Roger Thayer Stone Center For Latin American Studies

Tulane University

United States

Residents of the United States who trace their ancestry to countries in the western hemisphere where the Spanish language is spoken have lived in what is now the United States since the 17th century. In 2000 the U.S. census counted 34.3 million Hispanic or Latino Americans. Most experts think that an additional 2 to 3 million illegal Hispanic immigrants live in the United States. In 2006 the Census Bureau released updated figures that estimated the Hispanic population had increased to 42.7 million as of 2005, about 14.4 percent of the total U.S. population. Hispanic Americans are the fastest-growing minority group in the United States. Experts predict that Hispanic Americans will number more than 50 million by the year 2025 and could reach 102.6 million by the year 2050.

The Hispanic American community is a mix of subgroups with roots in various countries of Latin America, such as Mexico, Cuba, Puerto Rico, the Dominican Republic, El Salvador, Nicaragua, Colombia, Ecuador, Peru, and Panama. Official U.S. government documents and the English-speaking media typically use the term Hispanic when referring to the larger community comprised of these varied national groups. Spanish-language radio and television stations generally use the terms Hispano or Latino. Many Hispanic Americans are uncomfortable with all of these broad categories and prefer more specific designations, such as Cuban American or Mexican American.

In the 2000 U.S. census 21.5 million people identified themselves as Mexican Americans, or Chicanos. An additional 2 to 3 million illegal immigrants from Mexico are estimated to live in the United States. Mexican Americans constitute the largest group of Hispanic Americans. About 90 percent of the Mexican American population today can be traced to emigration from impoverished rural regions of northern Mexico during the 20th century. The rest trace their roots to 17th- and 18th-century colonists who settled in Mexican territories that are now part of the southwestern United States, including California, Texas, and parts of New Mexico, Colorado, and Arizona. Mexican Americans still live primarily in these southwestern states. Large Mexican American communities have also been established outside the Southwest in a number of big cities, including Chicago and New York City.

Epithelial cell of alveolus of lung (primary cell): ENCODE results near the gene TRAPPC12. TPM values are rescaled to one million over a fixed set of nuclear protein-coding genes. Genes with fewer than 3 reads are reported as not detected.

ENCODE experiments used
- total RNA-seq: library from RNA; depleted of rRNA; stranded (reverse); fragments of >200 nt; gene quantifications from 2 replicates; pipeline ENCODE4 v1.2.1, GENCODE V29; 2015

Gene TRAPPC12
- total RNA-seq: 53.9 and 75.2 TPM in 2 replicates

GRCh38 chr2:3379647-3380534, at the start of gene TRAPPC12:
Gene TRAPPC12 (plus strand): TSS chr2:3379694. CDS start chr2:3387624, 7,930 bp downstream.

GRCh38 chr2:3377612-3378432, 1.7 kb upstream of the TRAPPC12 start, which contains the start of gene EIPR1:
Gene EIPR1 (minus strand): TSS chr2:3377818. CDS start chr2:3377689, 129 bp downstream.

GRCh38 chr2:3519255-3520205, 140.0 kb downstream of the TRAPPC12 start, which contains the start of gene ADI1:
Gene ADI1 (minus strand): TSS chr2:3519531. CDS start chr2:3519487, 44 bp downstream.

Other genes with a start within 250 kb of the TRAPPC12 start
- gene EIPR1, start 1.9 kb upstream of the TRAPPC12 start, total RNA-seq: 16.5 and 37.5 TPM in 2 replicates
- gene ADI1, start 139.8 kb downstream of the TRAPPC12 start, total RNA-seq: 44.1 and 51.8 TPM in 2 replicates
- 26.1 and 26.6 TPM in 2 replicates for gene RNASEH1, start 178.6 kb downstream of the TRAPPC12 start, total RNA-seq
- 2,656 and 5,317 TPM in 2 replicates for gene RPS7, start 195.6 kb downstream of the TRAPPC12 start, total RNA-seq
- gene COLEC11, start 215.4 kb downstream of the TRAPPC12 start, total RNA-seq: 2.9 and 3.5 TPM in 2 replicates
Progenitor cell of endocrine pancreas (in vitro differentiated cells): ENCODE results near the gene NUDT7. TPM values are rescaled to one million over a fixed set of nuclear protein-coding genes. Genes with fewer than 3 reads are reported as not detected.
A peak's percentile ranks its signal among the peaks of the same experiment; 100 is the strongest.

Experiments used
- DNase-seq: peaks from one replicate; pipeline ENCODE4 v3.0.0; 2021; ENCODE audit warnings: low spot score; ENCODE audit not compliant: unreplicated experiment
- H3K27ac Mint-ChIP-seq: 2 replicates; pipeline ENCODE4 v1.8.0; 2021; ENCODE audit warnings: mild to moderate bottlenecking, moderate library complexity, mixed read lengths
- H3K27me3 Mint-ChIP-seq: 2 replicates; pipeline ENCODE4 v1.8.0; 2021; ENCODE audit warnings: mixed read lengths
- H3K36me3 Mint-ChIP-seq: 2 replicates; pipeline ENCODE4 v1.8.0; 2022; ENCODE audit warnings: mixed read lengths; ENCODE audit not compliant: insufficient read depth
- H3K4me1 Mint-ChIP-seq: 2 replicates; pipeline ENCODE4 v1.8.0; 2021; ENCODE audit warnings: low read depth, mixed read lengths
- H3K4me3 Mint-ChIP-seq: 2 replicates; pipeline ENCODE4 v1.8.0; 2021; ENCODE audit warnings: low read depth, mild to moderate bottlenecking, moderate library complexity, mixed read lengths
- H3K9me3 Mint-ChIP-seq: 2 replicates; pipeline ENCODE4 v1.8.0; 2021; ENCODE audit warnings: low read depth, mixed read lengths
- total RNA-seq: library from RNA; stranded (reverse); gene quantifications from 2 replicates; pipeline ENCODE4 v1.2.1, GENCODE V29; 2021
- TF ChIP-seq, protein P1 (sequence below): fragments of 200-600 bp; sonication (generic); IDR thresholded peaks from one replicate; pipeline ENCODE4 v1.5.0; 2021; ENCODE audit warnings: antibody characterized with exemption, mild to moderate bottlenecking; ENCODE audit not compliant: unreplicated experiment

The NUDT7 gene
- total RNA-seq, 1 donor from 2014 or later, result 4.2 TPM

MSN Encarta: Hispanic Americans
MSN Encarta: Mexican Americans

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Dave Davis
Professor Emeritus - Director, Institutional Research
Eugene Cizek
Professor Emeritus - Architecture
Martha Huggins
Professor Emerita - Sociology

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Upcoming Events

The People and Environment of Central America: A Professional Development Institute for K-12 Educators

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Travel Scholarships Due March 1, 2019
Registration Due April 26, 2019

The Center for Latin American Studies at Vanderbilt University, in collaboration with the Latin American and Caribbean Studies Institute at the University of Georgia and the Stone Center for Latin American Studies are proud to announce a professional development opportunity for K-12 educators titled Central America: People and the Environment on June 24 through June 27, 2019.